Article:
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Expedition to remote jungle discovers rat as big as a cat

Gordon Buchanan with the Bosavi Woolly Rat

The BBC's Natural History Unit has discovered a new species of giant rat on an expedition to a remote rainforest in Papua New Guinea. Weighing in at 1.5kg, and measuring 82cm from nose to tail, the Bosavi Woolly Rat is one of the biggest rats in the world – as big as a domestic cat.

The find was made in the crater of the extinct volcano Mount Bosavi while filming for the Lost Land Of The Volcano, the third in a series of BBC One expeditions to remote jungles.

The team, led by climber and naturalist Steve Backshall, wildlife cameraman Gordon Buchanan and head scientist Dr George McGavin, explore little-known and unprotected parts of rainforest searching for new and barely known wildlife.

The crater is 4km wide with walls up to 1km high, trapping the creatures inside a lost world.

The rat is silvery grey and the name woolly is due to its dense fur. The animal's teeth suggest it has a largely vegetarian diet and probably builds nests in either tree hollows or underground.

Dr Kristofer Helgen, Smithsonian biologist, and Gordon Buchanan, were first on the scene, when the rat was found by a tracker from the Kasua tribe that lives outside the crater.

Dr Helgen says: "This is the one of the world's largest rats. It is a true rat, related to the same kind you find in the city sewers, but a heck of a lot bigger.''

Gordon says: "I had a cat and it was about the same size of this rat. This rat was incredibly tame. It just sat next to me nibbling on a piece of leaf. It won't have seen a human being before. This crater of Mount Bosavi really is the lost world."

Papua New Guinea is famous for the number and diversity of the rats and mice that inhabit the island. More than 57 species of true "Murid" rats and mice can be found on the tropical island.

Bosavi Silky Cuscus

The giant rat is not the only discovery made by the expedition team. They also found another unique type of mammal called the Bosavi Silky Cuscus.

The animal – which looks like a small bear – is a marsupial that lives up trees, feeding on fruits and leaves. Weighing in at over 2kg, it has dense silky fur adapted for a mountain environment.

Dr Helgen has identified it as a new subspecies in a group of strange marsupials known as cuscuses, saying: "Long ago, it was isolated on this volcano and has become something unique to Bosavi. I travel the world looking for mammals in many different places, but to find something of this size for the first time is a cause for major celebration."

Steve Backshall, who led the team into the crater and held the cuscus in his arms, says: "I can't even begin to say how it feels to have in my hand an animal that has never been seen before."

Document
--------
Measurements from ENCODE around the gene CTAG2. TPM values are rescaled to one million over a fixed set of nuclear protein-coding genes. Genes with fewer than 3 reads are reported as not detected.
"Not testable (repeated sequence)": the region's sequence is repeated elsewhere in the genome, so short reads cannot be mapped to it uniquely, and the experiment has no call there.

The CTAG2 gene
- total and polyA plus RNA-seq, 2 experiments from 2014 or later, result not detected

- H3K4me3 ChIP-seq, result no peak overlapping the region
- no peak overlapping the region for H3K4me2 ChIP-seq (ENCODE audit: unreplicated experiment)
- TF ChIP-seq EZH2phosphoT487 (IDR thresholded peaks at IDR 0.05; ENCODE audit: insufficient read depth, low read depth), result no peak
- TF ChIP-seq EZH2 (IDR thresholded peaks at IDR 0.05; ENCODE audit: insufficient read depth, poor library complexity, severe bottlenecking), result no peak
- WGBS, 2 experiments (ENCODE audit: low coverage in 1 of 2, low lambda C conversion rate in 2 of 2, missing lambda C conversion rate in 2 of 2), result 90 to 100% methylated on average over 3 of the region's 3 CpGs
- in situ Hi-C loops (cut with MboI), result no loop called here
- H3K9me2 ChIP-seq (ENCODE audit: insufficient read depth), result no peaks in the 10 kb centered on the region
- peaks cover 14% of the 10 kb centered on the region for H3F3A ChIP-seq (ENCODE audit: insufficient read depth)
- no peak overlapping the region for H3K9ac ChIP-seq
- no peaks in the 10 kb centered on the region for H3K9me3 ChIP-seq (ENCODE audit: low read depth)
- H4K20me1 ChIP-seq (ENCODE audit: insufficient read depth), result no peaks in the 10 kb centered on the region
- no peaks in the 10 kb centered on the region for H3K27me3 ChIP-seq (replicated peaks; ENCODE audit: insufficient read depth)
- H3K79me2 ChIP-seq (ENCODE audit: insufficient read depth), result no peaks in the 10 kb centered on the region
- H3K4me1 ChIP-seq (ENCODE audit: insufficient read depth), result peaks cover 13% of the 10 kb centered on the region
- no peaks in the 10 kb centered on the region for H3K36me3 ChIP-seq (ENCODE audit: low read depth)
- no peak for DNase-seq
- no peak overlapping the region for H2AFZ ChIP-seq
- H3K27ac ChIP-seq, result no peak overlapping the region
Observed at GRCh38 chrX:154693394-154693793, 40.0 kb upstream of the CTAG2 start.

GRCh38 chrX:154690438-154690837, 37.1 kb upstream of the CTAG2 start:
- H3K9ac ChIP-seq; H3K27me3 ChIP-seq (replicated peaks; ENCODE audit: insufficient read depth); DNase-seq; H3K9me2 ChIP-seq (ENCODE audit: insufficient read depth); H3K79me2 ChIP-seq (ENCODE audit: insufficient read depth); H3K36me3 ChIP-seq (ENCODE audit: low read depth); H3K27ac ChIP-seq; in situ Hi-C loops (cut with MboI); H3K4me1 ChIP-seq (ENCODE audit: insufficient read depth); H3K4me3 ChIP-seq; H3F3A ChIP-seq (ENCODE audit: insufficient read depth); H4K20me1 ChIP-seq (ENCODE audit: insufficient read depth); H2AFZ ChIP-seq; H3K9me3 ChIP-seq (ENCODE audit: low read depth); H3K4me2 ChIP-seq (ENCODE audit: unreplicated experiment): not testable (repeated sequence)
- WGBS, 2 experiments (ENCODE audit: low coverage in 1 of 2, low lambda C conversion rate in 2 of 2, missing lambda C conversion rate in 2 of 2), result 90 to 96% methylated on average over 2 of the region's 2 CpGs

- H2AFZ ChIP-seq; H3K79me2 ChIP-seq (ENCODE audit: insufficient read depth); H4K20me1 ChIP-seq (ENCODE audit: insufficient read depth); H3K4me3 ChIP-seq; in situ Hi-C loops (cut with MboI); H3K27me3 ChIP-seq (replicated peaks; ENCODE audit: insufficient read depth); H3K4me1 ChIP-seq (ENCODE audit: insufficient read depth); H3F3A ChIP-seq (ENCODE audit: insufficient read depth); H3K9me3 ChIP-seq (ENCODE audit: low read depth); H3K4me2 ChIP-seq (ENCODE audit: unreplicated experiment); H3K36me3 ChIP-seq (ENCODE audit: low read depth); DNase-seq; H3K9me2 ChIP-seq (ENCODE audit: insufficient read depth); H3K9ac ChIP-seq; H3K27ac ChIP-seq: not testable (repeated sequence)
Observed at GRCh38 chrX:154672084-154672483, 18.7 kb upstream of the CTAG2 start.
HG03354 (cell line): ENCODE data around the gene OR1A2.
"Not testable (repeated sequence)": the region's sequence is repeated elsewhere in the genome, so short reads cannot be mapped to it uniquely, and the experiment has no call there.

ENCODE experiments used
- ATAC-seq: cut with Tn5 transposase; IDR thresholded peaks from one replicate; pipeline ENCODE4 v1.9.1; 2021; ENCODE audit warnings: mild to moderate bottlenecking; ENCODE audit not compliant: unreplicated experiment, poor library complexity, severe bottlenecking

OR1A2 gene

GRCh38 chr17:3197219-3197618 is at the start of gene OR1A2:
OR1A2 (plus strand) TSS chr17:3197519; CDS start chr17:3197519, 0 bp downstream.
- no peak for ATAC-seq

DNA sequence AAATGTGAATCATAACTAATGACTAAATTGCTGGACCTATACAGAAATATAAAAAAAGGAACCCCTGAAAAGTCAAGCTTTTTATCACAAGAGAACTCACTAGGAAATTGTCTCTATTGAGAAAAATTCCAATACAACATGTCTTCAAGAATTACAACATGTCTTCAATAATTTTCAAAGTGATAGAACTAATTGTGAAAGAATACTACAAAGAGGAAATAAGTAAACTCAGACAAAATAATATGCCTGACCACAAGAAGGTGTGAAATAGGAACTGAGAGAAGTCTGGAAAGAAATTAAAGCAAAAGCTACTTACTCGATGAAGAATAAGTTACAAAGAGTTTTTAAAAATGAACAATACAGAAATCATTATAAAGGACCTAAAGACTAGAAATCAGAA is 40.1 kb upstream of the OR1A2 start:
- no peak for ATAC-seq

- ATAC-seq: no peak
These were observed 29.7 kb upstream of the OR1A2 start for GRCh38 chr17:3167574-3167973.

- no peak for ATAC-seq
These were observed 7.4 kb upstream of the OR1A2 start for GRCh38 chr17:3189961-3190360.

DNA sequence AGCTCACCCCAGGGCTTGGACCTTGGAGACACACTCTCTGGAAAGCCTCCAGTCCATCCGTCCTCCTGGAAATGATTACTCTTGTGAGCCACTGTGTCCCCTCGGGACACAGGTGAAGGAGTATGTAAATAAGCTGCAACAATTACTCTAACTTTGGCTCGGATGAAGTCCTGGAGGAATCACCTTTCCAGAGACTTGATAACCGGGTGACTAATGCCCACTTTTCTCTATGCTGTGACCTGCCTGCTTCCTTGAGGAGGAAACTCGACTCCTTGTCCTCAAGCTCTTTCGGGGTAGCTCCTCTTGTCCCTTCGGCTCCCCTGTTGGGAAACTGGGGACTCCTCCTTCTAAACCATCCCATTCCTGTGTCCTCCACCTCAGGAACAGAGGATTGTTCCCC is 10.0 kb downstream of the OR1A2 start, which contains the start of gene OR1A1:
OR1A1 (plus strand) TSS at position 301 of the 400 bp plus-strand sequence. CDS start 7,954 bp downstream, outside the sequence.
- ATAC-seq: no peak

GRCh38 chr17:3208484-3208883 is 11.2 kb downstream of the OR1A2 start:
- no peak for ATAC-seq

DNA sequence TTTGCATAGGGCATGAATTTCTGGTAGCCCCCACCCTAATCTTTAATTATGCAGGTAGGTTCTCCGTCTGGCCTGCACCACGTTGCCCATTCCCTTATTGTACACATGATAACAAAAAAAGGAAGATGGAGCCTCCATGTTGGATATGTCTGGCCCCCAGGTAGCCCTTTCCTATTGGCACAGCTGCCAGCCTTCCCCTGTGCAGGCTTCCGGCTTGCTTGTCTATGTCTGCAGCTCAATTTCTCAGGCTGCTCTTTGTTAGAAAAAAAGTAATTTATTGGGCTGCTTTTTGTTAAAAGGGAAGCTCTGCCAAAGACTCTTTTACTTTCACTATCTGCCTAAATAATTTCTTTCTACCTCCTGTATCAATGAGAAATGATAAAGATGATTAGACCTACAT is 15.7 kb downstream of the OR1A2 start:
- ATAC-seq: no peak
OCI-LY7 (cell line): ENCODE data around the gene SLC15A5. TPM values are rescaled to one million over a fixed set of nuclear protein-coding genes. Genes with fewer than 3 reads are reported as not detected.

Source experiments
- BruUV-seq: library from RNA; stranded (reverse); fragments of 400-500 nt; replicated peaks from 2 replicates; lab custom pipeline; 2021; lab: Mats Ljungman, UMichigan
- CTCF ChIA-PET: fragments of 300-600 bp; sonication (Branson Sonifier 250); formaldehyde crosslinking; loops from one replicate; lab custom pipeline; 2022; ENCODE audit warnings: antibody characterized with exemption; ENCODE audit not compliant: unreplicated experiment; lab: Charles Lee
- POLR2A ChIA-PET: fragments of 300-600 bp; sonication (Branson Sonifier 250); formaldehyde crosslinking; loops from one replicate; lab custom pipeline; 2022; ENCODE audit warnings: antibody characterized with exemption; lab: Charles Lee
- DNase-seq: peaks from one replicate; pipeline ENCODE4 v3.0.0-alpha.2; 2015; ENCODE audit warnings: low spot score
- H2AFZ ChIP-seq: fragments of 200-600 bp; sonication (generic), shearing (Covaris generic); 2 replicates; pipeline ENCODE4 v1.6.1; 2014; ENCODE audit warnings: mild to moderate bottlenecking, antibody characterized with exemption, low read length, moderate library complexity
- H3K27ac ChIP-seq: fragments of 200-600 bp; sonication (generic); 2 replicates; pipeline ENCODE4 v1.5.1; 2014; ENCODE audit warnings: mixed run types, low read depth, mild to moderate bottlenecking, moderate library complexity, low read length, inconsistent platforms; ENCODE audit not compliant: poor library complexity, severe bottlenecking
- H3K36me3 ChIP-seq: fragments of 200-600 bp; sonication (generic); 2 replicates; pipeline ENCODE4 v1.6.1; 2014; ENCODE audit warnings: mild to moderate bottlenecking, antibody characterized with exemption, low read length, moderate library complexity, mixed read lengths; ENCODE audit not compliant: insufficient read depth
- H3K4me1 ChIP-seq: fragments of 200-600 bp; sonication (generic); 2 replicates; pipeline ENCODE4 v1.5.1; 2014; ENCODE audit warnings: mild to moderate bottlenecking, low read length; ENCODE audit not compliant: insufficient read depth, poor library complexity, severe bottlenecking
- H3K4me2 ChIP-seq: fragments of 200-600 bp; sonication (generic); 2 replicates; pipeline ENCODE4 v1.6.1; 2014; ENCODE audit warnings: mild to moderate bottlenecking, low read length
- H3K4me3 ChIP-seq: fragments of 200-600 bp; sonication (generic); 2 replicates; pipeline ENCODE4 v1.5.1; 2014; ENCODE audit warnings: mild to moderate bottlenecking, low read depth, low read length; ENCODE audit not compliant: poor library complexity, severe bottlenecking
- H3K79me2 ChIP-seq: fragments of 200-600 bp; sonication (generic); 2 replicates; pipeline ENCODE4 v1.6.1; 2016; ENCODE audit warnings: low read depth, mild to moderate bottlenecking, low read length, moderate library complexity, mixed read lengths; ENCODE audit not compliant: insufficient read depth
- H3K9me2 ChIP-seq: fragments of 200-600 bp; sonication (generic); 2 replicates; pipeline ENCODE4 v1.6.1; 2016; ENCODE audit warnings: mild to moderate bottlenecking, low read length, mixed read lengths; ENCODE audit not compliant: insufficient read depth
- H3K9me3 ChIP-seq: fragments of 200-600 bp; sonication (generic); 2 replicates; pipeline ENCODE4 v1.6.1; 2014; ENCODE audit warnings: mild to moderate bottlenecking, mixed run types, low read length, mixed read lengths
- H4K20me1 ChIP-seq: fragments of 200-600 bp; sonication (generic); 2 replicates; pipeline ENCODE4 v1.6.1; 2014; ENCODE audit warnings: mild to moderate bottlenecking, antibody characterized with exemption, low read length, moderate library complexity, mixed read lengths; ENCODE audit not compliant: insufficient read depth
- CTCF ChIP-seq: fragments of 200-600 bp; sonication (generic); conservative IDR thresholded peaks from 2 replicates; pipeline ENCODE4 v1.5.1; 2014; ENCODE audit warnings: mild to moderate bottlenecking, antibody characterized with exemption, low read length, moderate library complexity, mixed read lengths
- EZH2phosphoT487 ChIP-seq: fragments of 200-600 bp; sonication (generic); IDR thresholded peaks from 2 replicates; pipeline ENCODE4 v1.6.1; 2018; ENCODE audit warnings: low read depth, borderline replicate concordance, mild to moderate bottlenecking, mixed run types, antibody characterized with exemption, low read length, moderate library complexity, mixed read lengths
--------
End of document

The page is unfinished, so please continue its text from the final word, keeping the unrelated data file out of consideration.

Like the giant rat, the Bosavi Silky Cuscus also appeared to have no fear of man, suggesting these animals have never come into contact with humans before.

This scientific expedition also found approximately 40 other new species, which are at various stages of being verified. These include a camouflaged gecko, a fanged frog and a fish called the Henamo Grunter – named because it makes grunting noises from its swim bladder.

The expedition base camp was in the foothills east of Mount Bosavi, with smaller teams going to remote locations – one team into the crater and one onto the summit of the mountain. The habitat is currently pristine but, 30km to the south of Mount Bosavi, there are extensive logging operations.

Mount Bosavi was chosen because the fauna of that region is poorly known. The height of the mountain (rising up to 2,700 metres) meant there was a range of habitats from lowland rainforest to montane moss forest. The mountain acts like an island in a sea of jungle, trapping species on it.

Lost Land Of The Volcano (3 x 60-minutes), starts Tuesday 8 September 2009 at 9.00pm on BBC One.

Notes to Editors

1. The science team was lead by insect specialist Dr George McGavin (University of Oxford) who is a regular presenter on The One Show. Other scientists include mammalogist, Muse Opiang (PNG Institute of Biological Research); bat expert, Alanna Maltby (Zoological Society of London); Dr Kristofer Helgen (Smithsonian Institution); bird scientist, Dr Jack Dumbacher (California Academy of Sciences); fish expert, Dr Phil Willink (Chicago Museum); and frog expert, Allen Allison (Bishop Museum, Hawaii). They worked closely with a team of trackers from the Kasua tribe who own the land and crater.

2. All the animals found go through an independent peer-reviewed process. It is currently estimated that along with the new species of giant rat and cuscus, the expedition found approximately 16 species of frogs, one species of gecko, a minimum of three species of fish, at least 20 species of insects and spiders and possibly one new species of bat.

3. The team was based at Mount Bosavi from the end of January to early March 2009.

4. Lost Land of the Volcano follows on from Expedition Borneo (2007) and Lost Land Of The Jaguar, an expedition to Guyana in South America (2008), which won an RTS Award and was nominated for a BAFTA.

5. Lost Land Of The Volcano is a BBC Production in partnership with Discovery and BBC Worldwide. Tim Martin is the executive producer and Steve Greenwood is the series producer.


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